Table 2 shows the Cox regression analysis of the factors associated with the risk of developing dementia. The crude HR was 2.542 (2.331-2.771, P < 0.001, data not shown). After adjusting for age, sex, CCI scores, geographical area of residence, urbanization level of residence, and monthly income, the adjusted HR was 2.564 (95% CI 2.351-2.795, P < 0.001). Subjects with either non-genital or genital HSV infections were associated with an increased risk of overall dementia, in comparison to the non-HSV control group. HSV infections were associated with an increased risk in subjects with any type of dementia such as AD, VaD, or other dementia, when compared to the control group. The HSV-infected subjects were associated with overall increased risk in dementia even after we excluded individuals with a diagnosis of dementia within the first year and the first 5 years.
Table 2

The risk of all dementias between HSV-infected cohort and comparison cohort

Model

All dementia cases

Dementia in the first year excluded

Dementia in the first 5 years excluded

Characteristics

Adjusted HR (95% CI)

P

Adjusted HR (95% CI)

P

Adjusted HR (95% CI)

P

HSV infection (reference without)

2.564 (2.351-2.795)

< 0.001***

1.649 (1.443-1.869)

< 0.001***

1.646 (1.304-2.078)

< 0.001***

 HSV-1 infection

2.588 (2.379-2.826)

<0.001***

1.679 (1.474-1.912)

< 0.001***

1.709 (1.354-5.159)

< 0.001***

 HSV-2 infection

2.003 (1.832-2.197)

< 0.001***

0.751 (0.312-1.807)

0.522

0

0.890

Male (reference: female)

1.103 (1.023-1.189)

0.010*

1.083 (0.989-1.187)

0.086

1.066 (0.931-1.220)

0.356

≧ 65 years (reference: 50–64 years)

1.644 (1.45-1.859)

< 0.001***

1.789 (1.519-2.107)

< 0.001***

2.287 (1.708-3.062)

< 0.001***

Catastrophic illness card (reference: without)

1.193 (1.082-1.315)

< 0.001***

1.345 (1.193-1.516)

< 0.001***

1.324 (1.101-1.592)

0.003**

Insured premium (NT$) (reference < 18,000)

      

 18,000-34,999

0.443 (0.271-0.725)

0.001**

0.471 (0.273-0.814)

0.007**

0.802 (0.442-1.457)

0.470

 ≧ 35,000

0

0.829

0

0.862

0

0.911

Diabetes mellitus (DM) (reference: without)

0.923 (0.839-1.015)

0.098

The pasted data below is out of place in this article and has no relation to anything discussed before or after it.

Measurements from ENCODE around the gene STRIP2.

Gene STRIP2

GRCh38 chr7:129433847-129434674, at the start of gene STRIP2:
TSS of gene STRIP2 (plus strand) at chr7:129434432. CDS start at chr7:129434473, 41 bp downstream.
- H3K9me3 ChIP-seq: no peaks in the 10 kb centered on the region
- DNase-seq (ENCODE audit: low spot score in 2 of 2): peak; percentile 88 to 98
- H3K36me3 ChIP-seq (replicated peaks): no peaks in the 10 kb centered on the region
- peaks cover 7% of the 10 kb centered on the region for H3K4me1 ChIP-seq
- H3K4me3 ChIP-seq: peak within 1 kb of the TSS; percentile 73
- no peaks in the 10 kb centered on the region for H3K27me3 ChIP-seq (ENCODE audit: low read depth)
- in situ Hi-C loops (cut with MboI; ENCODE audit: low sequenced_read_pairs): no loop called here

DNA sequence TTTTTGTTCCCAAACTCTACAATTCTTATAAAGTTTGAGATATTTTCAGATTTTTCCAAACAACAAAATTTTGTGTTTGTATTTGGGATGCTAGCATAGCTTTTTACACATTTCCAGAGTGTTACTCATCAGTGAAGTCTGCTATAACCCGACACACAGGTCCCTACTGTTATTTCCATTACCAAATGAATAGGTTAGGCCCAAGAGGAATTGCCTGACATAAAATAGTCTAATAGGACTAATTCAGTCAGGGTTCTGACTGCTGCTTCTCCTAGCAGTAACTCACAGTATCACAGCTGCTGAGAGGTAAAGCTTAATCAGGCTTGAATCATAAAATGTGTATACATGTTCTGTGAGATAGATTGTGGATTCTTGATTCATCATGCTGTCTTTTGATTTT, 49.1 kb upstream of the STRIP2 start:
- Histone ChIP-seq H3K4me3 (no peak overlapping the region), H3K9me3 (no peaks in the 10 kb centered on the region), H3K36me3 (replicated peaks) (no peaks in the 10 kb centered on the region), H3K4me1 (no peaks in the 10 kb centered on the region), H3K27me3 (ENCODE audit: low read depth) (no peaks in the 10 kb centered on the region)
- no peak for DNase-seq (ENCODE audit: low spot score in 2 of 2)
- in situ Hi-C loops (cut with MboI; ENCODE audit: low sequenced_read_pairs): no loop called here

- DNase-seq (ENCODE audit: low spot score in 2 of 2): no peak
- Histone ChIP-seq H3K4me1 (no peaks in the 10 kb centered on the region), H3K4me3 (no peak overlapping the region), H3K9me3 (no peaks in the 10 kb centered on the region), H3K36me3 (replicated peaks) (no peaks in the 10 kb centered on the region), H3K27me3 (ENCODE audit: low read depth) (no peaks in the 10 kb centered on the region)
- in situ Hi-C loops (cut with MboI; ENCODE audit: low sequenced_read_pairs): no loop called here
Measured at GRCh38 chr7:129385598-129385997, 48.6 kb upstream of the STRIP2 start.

0.950 (0.849-1.064)

0.378

0.961 (0.812-1.137)

0.642

Hypertension (reference: without)

0.864 (0.794-0.939)

0.001**

0.843 (0.763-0.931)

0.001**

0.828 (0.717-0.956)

0.010*

Hyperlipidemia (reference: without)

0.687 (0.524-0.900)

0.006**

0.728 (0.536-0.989)

0.043*

0.642 (0.405-1.017)

0.059

Coronary artery disease (CAD) (reference: without)

0.752 (0.665-0.852)

< 0.001***

0.709 (0.610-0.824)

< 0.001***

0.669 (0.534-0.837)

< 0.001***

Obesity (reference: without)

1.045 (0.147-7.425)

0.956

1.602 (0.225-11.394)

0.638

0

0.934

Cancer (reference: without)

0.380 (0.311-0.465)

< 0.001***

0.310 (0.238-0.403)

< 0.001***

0.392 (0.267-0.576)

< 0.001***

CCI_R

0.889 (0.870-0.908)

< 0.001***

0.981 (0.950-1.013)

0.248

0.948 (0.899-0.999)

0.046*

Urbanization level (reference: 4, the lowest)

      

 1 (The highest)

0.825 (0.742-0.917)

< 0.001***

0.818 (0.719-0.930)

0.002**

0.847 (0.700-1.025)

0.087

 2

0.786 (0.713-0.866)

< 0.001***

0.790 (0.703-0.897)

< 0.001***

0.786 (0.661-0.936)

0.007**

 3

0.855 (0.725-1.008)

0.062

0.846 (0.696-1.028)

0.092

0.901 (0.680-1.196)

0.472

HR = hazard ratio; CI = confidence intervals; Adjusted HR = adjusted for all variables in the table

Comparison between patients with or without HSV infections: *P < 0.05, **P < 0.01, ***P < 0.001

We have also analyzed the individual outcomes, as AD, VaD, and other dementia in Tables 3, 4, and 5, respectively. In general, the HSV subjects were associated with an increased risk in individual outcomes as AD, VaD, and other dementia. Furthermore, excluding those individuals with a diagnosis of dementia within the first year and the first 5 years, the HSV subjects were still associated with increased risk of individual types of dementia.
Table 3

The risk of Alzheimer dementia between HSV-infected cohort and comparison cohort

Model

All dementia cases

Dementia in the first year excluded

Dementia in the first 5 years excluded

Characteristics

Adjusted HR (95% CI)

P

Adjusted HR (95% CI)

P

Adjusted HR (95% CI)

P

HSV infection (reference without)

2.739 (2.511-2.985)

< 0.001***

1.670 (1.009-2.233)

0.029*

1.648 (1.048-5.218)

0.044*

 HSV-1 infection

2.799 (2.610–3.012)

< 0.001***

1.770 (1.053-2.323)

0.001**

1.709 (1.354-2.158)

< 0.001***

 HSV-2 infection

0

0.961

0

0.980

0

0.890

Male (reference: female)

1.449 (0.730-2.879)

0.289

1.192 (0.759-1.870)

0.446

1.449 (0.730-2.879)

0.289

≧ 65 years (reference: 50–64 years)

2.158 (0.516-9.018)

0.292

1.431 (0.687-2.983)

0.338

2.158 (0.516-9.018)

0.292

Catastrophic illness card (reference: without)

0.783 (0.276-2.220)

0.645

1.068 (0.570-2.003)

0.837

0.783 (0.276-2.220)

0.645

Insured premium (NT$) (reference < 18,000)

      

 18,000-34,999

0

0.975

0

0.963

0

0.975

 ≧ 35,000

0

0.994

0

0.991

0

0.994

Diabetes mellitus (DM) (reference: without)

0.718 (0.316-1.633)

0.429

0.686 (0.376-1.250)

0.218

0.718 (0.316-1.633)

0.429

Hypertension (reference: without)

1.331 (0.678-2.612)

0.407

0.836 (0.512-1.364)

0.473

1.331 (0.678-2.612)

0.407

Hyperlipidemia (reference: without)

1.576 (0.362-6.856)

0.545

1.405 (0.432-4.574)

0.572

1.576 (0.362-6.856)

0.545

Coronary artery disease (CAD) (reference: without)

0.614 (0.211-1.784)

0.370

0.460 (0.197-1.073)

0.072

0.614 (0.211-1.784)

0.370

Obesity (reference: without)

0

0.996

0

0.994

0

0.996

Cancer (reference: without)

0.249 (0.032-1.915)

0.182

0.113 (0.019-0.667)

0.016*

0.249 (0.032-1.915)

0.182

CCI_R

1.079 (0.891-1.306)

0.437

1.025 (0.862-1.219)

0.777

1.079 (0.891-1.306)

0.437

Urbanization level (reference: 4, the lowest)

      

 1 (The highest)

1.522 (0.576-4.017)

0.397

0.820 (0.443-1.517)

0.527

1.552 (0.576-4.017)

0.397

 2

0.988 (0.382-2.555)

0.980

0.786 (0.450-1.372)

0.397

0.988 (0.382-2.555)

0.980

 3

0.902 (0.182-4.474)

0.899

0.431 (0.127-1.456)

0.175

0.902 (0.182-4.474)